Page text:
Cognitive warfare takes over in Ukraine conflict


As the war in Ukraine continues unabated, innocent civilians and armchair critics have been caught unawares in an intricate web of deceit, malicious propaganda and information warfare. Since the onset of the conventional stage of hybrid warfare on February 24 2022, Western media and so-called pundits have been pontificating that Russia is losing. Any war materiel lost by the Russians on the battlefield is used, albeit in an amplified manner, for propaganda purposes, to justify this assertion. But is this really what is happening?

Wars have evolved since the days of Napoleon. At the Battle of Borodino on September 8 1812, General Kutuzov of the Russian army battled Napoleon's forces in arguably one of the bloodiest single-day engagements of first generation warfare fighting. By the end of that day, 70 000 troops from both sides had lost their lives whilst the political objectives to take over Moscow by Napoleon remained a pipe dream.

On September 11 2001, Mohammed Atta of the Hamburg Cell led a team of muscle hijackers who took over civilian airplanes and plunged them into the iconic Twin Towers leading to the "Global War on Terror"

This single act by Al-Qaeda brought to the fore the rise of non-state actors as a phenomenon and had military watchers alert to asymmetric warfare. This kind of warfare is defined by having the state fighting everywhere against non-state actors and losing everywhere. America left Kabul in a huff, in the process replacing the Taliban of 2001 with the Taliban of 2020. Fourth Generation Warfare fighting thus proved to be the go-to option for non-state actors against powerful states via the exploitation of vulnerabilities in the power’s asymmetries.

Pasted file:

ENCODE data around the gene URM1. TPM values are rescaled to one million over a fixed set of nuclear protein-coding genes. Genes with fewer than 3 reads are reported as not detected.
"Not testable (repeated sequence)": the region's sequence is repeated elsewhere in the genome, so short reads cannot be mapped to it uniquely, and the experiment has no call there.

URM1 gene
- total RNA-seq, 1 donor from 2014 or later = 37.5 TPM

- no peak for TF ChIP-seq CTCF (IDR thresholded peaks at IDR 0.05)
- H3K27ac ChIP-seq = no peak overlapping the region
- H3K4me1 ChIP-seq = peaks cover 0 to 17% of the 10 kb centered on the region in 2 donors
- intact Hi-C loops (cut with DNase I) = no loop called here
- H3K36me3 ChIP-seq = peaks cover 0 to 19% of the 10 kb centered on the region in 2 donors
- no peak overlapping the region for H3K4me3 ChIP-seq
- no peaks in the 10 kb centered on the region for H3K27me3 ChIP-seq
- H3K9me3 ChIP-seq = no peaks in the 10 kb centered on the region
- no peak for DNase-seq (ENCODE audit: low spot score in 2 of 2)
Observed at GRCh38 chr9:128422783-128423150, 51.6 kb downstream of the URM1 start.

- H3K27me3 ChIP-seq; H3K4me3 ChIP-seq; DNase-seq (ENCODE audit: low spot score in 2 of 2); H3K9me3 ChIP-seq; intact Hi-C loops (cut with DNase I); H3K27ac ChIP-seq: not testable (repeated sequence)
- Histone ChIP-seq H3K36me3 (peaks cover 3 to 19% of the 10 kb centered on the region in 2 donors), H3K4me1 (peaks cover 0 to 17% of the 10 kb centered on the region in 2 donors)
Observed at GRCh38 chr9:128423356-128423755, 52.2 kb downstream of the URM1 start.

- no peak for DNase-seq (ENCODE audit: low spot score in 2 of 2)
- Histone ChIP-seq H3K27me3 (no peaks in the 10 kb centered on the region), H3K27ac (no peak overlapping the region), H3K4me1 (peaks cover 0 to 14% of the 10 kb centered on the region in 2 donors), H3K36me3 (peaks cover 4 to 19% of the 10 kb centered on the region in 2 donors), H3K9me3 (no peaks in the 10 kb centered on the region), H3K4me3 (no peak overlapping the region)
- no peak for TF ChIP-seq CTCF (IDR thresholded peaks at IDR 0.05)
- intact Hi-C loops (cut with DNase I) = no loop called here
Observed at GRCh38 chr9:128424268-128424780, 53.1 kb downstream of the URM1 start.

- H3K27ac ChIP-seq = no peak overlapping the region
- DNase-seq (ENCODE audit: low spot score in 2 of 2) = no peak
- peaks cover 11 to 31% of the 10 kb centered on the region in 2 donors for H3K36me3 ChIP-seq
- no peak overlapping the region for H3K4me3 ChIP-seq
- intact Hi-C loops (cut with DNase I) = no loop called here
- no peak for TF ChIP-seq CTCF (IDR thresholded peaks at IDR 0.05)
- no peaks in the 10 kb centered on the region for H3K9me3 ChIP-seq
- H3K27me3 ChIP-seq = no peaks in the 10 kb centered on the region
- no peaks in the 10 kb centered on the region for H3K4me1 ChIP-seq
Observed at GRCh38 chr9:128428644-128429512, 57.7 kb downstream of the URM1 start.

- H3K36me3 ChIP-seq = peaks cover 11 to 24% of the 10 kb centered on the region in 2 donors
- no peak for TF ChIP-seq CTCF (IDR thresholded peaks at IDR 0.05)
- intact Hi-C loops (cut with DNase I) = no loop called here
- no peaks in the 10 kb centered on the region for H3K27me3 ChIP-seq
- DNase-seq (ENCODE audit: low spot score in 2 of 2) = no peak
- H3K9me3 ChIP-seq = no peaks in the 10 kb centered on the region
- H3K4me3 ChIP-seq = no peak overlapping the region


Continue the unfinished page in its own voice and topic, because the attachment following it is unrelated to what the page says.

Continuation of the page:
Russian covert troops, disguised as the Little Green Men invaded Crimea in 2014 leading to the emergence of the current ongoing hybrid warfare against Ukraine being fought along the lines of the Gerasimov Principle and within the context of the Primakov Doctrine. The Primakov Doctrine encapsulates that the unipolarity of the US as a sole hegemony must be challenged and Russia must establish alliances with countries such as India and China to challenge that status quo and establish a more stable multipolar environment.